Microsoft Authenticator has just introduced number matching to its app, in an attempt to crack down on its biggest Achilles heels — MFA fatigue attacks.
Number matching adds an extra layer of security to the login process by requiring users to input a digital code when verifying their accounts, and will now become the default for everyone using the app.
As an increasing number of US companies fall victim to MFA fatigue — including Cisco, Uber, and Microsoft themselves — this security upgrade marks a promising step in the right direction.
If you're unfamiliar with number matching or MFA fatigue, we break down what this new feature could mean for you, and why it could be such a game-changer.
Microsoft Authenticator Is Now Enforcing Number Matching
If you're a Microsoft Authenticator user, your experience with the app will be changing, as the authentication app has just added number matching to its security arsenal.
Starting on May 8th, the extra layer of verification has been enabled for all Authenticator push notifications. This means that when verifying their identity, users will now need to transfer a two-digit code from their secondary to their primary device, preventing them from authorizing a login attempt by mistake.
Number matching will now become customary for everyone who uses Microsoft Authenticator as their default verification method, and will also be available to users resetting their own password or registering for the app.
“If the user has a different default authentication method, there’s no change to their default sign-in. If the default method is Authenticator, they get number matching.” – Microsoft's blog post
Microsoft isn't the only company to bolster its security with number matching, though. In fact, the Cybersecurity and Infrastructure Security Agency (CISA) recommends that all organizations enable the safeguards to prevent MFA fatigue.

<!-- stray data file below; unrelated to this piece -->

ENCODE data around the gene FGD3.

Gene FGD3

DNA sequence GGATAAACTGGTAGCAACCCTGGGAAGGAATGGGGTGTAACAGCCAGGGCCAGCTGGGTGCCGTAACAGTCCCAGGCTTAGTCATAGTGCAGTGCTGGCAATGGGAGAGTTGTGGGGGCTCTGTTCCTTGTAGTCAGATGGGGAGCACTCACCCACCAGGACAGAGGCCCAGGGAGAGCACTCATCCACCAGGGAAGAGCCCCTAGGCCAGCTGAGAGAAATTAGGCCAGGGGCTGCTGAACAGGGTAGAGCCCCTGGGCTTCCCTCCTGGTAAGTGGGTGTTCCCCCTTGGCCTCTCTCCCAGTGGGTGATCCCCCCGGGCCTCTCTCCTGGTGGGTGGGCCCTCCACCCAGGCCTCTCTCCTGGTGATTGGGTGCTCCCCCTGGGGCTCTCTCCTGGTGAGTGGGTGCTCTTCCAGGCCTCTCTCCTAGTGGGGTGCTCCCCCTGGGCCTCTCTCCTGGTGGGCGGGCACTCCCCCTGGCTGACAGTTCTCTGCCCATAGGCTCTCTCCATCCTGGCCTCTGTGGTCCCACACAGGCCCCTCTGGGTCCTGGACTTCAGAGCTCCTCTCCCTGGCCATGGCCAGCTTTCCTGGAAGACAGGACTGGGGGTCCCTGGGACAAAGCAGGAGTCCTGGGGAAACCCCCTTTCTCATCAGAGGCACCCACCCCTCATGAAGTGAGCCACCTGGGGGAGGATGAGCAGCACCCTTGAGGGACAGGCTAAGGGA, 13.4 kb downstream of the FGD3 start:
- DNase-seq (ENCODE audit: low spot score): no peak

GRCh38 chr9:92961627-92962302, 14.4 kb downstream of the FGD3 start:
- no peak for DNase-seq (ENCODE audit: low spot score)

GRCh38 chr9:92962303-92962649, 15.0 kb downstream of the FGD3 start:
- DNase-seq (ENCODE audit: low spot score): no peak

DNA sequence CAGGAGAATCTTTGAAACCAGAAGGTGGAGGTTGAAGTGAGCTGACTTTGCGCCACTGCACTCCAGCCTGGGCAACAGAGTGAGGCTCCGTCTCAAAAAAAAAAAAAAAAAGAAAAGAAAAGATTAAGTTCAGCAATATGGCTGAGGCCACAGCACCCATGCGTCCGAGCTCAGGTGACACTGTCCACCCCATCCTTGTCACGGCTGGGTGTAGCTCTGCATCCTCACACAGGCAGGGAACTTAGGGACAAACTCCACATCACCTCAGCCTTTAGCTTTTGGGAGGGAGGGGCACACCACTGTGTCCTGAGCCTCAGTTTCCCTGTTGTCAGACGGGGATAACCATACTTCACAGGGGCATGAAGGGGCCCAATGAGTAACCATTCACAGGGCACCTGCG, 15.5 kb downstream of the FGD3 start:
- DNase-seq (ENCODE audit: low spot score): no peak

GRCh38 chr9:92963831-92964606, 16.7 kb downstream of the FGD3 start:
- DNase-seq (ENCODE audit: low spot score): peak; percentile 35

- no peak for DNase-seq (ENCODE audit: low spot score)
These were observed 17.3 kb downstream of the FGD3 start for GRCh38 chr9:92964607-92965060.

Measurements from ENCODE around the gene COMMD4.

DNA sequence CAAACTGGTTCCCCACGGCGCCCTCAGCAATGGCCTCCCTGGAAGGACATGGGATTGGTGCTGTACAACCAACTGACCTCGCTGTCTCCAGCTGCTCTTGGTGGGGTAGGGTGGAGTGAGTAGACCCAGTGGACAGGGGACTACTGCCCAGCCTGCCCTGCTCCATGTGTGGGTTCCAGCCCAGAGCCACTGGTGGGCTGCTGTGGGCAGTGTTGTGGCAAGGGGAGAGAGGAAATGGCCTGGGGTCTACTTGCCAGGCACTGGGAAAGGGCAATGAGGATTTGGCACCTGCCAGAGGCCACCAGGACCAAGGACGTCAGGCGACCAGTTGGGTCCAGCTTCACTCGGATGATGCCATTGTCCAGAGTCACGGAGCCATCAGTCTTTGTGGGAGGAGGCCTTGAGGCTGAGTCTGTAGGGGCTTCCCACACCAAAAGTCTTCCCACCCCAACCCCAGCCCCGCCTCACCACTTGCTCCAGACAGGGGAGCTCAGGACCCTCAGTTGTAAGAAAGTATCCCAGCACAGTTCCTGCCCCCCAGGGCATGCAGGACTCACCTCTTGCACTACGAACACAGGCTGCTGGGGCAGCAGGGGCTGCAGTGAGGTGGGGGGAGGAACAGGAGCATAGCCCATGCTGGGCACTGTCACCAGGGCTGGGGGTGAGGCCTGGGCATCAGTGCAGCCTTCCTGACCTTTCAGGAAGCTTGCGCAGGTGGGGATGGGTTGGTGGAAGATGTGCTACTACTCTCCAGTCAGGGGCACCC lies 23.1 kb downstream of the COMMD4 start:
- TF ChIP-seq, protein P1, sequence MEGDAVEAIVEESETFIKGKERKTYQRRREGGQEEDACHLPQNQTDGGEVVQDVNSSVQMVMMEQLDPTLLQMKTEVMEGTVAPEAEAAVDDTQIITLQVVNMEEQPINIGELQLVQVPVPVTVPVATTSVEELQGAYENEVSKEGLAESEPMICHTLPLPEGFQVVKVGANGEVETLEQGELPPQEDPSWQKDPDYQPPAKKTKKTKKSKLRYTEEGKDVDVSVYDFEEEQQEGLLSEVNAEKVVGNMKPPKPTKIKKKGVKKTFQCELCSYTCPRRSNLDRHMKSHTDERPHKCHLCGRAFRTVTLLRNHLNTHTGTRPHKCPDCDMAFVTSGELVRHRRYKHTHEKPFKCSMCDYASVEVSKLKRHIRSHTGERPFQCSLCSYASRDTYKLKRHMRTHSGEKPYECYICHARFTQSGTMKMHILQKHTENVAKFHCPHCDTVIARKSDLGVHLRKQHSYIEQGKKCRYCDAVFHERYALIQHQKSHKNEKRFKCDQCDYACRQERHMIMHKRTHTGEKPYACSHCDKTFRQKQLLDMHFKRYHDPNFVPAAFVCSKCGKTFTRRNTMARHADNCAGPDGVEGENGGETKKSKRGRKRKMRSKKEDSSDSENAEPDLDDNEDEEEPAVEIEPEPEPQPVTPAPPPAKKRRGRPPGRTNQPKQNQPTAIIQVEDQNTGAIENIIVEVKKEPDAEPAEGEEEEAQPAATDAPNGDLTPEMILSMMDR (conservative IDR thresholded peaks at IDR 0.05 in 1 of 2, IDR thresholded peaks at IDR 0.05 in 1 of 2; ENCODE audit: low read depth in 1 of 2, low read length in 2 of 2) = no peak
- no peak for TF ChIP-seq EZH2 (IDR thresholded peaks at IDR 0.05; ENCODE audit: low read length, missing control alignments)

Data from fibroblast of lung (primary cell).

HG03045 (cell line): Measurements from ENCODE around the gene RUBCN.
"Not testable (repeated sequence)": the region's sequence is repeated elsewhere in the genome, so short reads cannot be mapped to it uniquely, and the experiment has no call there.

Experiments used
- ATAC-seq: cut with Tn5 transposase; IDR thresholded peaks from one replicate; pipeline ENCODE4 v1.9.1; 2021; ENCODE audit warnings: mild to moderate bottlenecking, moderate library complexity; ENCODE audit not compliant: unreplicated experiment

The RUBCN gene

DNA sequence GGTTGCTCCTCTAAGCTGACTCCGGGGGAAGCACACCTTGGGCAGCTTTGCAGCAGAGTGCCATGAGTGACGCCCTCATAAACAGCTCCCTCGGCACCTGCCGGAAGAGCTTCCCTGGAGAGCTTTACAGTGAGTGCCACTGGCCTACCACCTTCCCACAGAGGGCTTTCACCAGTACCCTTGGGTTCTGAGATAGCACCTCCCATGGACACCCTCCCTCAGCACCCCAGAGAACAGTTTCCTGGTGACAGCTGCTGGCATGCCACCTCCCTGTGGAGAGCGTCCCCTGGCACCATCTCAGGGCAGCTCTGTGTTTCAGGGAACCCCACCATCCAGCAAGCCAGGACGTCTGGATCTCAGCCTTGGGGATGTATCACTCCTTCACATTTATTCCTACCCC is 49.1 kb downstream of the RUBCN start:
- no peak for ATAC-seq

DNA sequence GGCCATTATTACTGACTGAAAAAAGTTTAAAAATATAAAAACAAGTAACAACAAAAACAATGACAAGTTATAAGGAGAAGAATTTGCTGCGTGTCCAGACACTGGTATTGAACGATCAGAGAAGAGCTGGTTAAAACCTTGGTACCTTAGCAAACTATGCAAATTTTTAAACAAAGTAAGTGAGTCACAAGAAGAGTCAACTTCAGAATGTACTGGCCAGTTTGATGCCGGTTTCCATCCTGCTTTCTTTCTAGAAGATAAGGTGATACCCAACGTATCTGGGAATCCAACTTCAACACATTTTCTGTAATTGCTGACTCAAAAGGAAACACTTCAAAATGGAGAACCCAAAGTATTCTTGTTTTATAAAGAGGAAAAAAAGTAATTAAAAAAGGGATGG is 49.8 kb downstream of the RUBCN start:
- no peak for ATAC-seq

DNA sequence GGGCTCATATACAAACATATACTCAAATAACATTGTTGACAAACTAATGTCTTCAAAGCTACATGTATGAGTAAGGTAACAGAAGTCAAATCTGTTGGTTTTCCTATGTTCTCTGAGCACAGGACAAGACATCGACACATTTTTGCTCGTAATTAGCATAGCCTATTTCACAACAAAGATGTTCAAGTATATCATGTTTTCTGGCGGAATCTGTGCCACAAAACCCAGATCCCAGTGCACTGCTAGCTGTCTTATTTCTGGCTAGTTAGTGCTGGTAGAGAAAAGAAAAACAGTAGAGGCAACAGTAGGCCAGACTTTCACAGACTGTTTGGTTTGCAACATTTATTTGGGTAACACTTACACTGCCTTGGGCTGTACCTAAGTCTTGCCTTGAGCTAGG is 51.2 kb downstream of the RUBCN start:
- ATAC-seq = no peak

What exactly is MFA fatigue, and how has it become one of the top cyber concerns for businesses in 2023?
A Promising Stand Against MFA Fatigue
MFA fatigue is a relatively new social engineering strategy that's been deployed by cybercriminals a lot in recent years.
Also known as “MFA spamming” and “MFA bombing,” the action exploits MFA solutions by overwhelming users with a string of requests for sign-in approval, with the ultimate aim of gaining access to the individual's network.
While this technique may seem easy to dismiss, attempts can seem convincing, with hackers also sending out emails posing as IT support in many cases to make these requests seem more valid.
Due to the simplicity and high success rate of the attack, the practice has been growing more widespread year after year, with Microsoft attributing 382,000 attacks to MFA fatigue in 2022 alone.
It's not just catching small fish, either, with the technique being involved with a series of attacks on large corporations with dedicated security teams like Uber, Microsoft, and Cisco.
Currently, number matching is one of the most effective ways to crack down on MFA fatigue, so Microsoft Authenticator users should welcome this change with arms. The measure helps MFA and 2FA — already two of the most secure authentication methods — become even more safe.
But not every network is using forms of multi-factor authentication. So, if your organization is still relying on passwords to protect its systems, you can brush up on our password security guidance here.